There were no significant sex differences between the two recruitment arms in those who were invited (electoral roll women, 51.3%, 259/505; general practice women, 50.4%, 179/355), or those who had colonoscopy (electoral roll women, 49%, 59/120; general practice women, 46%, 51/111).

We then compared the two arms according to place of residence. The electoral roll sample was similar to the 2001 matched ACT Census population estimates (P = 0.5, data not shown), whereas the general practice sample was significantly different (P < 0.001). Among subjects who had a screening colonoscopy, electoral roll participants were geographically representative (P = 0.3), whereas general practice participants had a geographic distribution different to that of the matching ACT population (P < 0.001).

These results indicate that, despite our attempts to recruit people from general practices across the ACT, population representativeness could not be assured.

Colonoscopy outcomes

In total, 231 screening colonoscopies were performed. Of these, 229 were complete bowel examinations, resulting in a completion rate of 99%. Overall, 45% of participants had polyps identified and removed. Thirty-two per cent of participants had adenomatous polyps and 22.9% had hyperplastic polyps (Box 4). Advanced adenomas (10 mm or greater in size, or displaying high-grade dysplasia or prominent villous histology) were present in eight subjects (3.5%).

Participant satisfaction with colonoscopy screening was excellent, with 99% of the 219 subjects attending Visit 3 saying they were willing to have a colonoscopy in the future.


Expert groups uniformly recommend screening for colorectal cancer in people with average risk. Randomised clinical trials have demonstrated a reduction in CRC mortality of 15%–33% after screening by FOBT followed by colonoscopy in subjects testing positive.12-14 The evidence that screening by colonoscopy alone reduces CRC incidence is weaker, coming from cohort studies6,15 and a small randomised trial,16 although the level of prevention is 80%–90%. Colonoscopic screening is the preferred strategy of the American Cancer Society and the American College of Gastroenterology.5 The National Health and Medical Research Council recommends either biennial FOBT or 5-yearly flexible sigmoidoscopy for people at average risk.11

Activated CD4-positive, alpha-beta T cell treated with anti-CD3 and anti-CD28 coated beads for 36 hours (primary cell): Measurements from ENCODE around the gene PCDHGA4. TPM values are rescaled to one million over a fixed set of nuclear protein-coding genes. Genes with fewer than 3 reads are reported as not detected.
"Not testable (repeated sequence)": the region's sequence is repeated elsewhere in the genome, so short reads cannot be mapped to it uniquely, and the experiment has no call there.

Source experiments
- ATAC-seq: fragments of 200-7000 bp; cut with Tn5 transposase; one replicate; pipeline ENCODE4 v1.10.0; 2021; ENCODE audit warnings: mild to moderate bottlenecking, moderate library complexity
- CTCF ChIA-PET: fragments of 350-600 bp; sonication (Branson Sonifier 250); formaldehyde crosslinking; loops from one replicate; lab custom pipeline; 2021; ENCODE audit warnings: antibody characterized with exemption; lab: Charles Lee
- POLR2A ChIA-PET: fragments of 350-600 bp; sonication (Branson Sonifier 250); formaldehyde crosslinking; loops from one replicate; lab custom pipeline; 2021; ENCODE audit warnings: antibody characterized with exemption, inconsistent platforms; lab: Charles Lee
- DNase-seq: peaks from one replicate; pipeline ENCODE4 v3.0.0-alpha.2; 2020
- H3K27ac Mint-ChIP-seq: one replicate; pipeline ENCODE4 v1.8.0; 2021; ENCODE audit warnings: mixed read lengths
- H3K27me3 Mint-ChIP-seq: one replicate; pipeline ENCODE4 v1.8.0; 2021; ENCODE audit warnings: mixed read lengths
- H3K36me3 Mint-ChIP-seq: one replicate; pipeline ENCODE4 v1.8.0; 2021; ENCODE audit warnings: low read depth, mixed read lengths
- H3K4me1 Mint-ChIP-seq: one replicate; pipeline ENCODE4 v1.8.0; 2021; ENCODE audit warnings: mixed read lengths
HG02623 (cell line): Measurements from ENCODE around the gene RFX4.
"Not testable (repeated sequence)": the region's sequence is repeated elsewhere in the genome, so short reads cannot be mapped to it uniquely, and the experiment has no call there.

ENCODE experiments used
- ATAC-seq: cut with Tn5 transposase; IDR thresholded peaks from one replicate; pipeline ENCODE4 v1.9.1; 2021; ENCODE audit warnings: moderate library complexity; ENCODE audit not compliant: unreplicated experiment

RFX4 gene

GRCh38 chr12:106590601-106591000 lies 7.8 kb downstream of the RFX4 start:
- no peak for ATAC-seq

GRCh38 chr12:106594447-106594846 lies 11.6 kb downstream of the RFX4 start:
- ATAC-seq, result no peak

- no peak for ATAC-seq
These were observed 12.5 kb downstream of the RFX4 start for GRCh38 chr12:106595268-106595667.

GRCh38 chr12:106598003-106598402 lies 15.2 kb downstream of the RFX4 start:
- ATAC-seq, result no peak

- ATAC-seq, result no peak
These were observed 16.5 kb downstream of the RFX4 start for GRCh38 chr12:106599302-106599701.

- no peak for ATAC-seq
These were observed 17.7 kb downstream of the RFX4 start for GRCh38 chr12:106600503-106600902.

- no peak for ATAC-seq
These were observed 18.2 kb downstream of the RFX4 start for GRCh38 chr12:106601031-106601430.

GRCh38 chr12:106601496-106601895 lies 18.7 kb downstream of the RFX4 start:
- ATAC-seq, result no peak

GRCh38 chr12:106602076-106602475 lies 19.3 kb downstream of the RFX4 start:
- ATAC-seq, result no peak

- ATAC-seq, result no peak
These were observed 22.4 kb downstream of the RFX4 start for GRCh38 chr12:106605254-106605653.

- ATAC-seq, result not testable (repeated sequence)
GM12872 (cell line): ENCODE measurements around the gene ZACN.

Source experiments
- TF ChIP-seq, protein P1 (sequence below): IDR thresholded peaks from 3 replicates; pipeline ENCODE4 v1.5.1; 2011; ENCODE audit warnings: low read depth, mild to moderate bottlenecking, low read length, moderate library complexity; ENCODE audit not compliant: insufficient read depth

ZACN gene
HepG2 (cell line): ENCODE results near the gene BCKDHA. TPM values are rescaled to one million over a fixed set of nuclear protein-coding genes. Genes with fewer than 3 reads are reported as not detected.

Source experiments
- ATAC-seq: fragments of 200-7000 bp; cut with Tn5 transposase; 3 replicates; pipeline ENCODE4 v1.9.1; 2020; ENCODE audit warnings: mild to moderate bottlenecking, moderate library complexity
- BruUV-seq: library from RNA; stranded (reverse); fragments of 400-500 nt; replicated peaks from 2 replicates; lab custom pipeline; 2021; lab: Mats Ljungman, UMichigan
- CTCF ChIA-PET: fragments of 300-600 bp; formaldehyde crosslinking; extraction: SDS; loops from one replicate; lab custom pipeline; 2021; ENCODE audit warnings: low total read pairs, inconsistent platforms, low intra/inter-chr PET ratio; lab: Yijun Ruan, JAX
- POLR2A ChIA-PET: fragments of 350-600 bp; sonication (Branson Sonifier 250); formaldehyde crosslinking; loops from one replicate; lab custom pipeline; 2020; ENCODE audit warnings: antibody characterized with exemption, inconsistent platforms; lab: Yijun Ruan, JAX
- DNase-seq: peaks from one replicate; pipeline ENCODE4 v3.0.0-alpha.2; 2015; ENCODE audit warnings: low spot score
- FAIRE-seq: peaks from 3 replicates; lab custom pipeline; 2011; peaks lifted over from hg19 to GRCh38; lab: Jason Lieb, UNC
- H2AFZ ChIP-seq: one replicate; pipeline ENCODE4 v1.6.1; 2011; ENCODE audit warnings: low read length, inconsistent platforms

The efficacy of screening by either FOBT or colonoscopy is influenced by participation rates. To our knowledge, there are no results available from general population sample screening trials using colonoscopy; although large-scale studies have been published, subjects were referred or recruited from specialised populations.17-19 One study reported 45% participation among 7005 veterans, with 54% of those invited declining involvement.17 Initial participation in FOBT (performance of the first round of tests) ranges from 50% to 67%;14,20 participation rates decline thereafter, with 20%–50% of initial participants completing further examinations.21,22 Ongoing participation in FOBT screening outside clinical trials is typically less than 30%.23

In this study, we compared two population samples — from the ACT electoral roll and from GPs’ patient databases. The two recruitment approaches yielded similar participation rates, with 35% of the electoral roll sample participating and 40% participating from the general practice sample (note: these estimates include non-responders, who could not be assessed for eligibility, in the denominator). These rates are lower than initial participation in FOBT, but compare favourably with the 10-year compliance.20

We caution that the ACT has a relatively well-educated, high-income population that may respond more favourably to screening requests than the rest of Australia.24 However, evidence from the Australian population suggests that socioeconomic status does not affect participation in cancer screening.25,26

We encountered several limitations to GP-based recruitment. General practice databases were diverse, with half of the practices requiring manual review of records to select people for invitation. In addition, GPs had various archiving practices. Many potential subjects may have been excluded from the invitation round because their files had been archived. We could not determine if these patients had left the practice or were merely “inactive”. The labour of manual record sorting could be traded off against better eligibility. However, about 15% of records of general practice invitees did not contain histories of recent colorectal screening tests — a major source of ineligibility. Furthermore, recruitment through general practice databases does not ensure that the population will be proportionally represented, as our comparison to the 2001 matched ACT Census population estimates showed. Equity is a key principle of population screening,27 and these findings suggest that GP-based recruitment could reduce equity compared with a broader population approach.

The GPs we recruited to the study were enthusiastic. Others have reported that engaging GP participation can be an obstacle to screening studies.28,29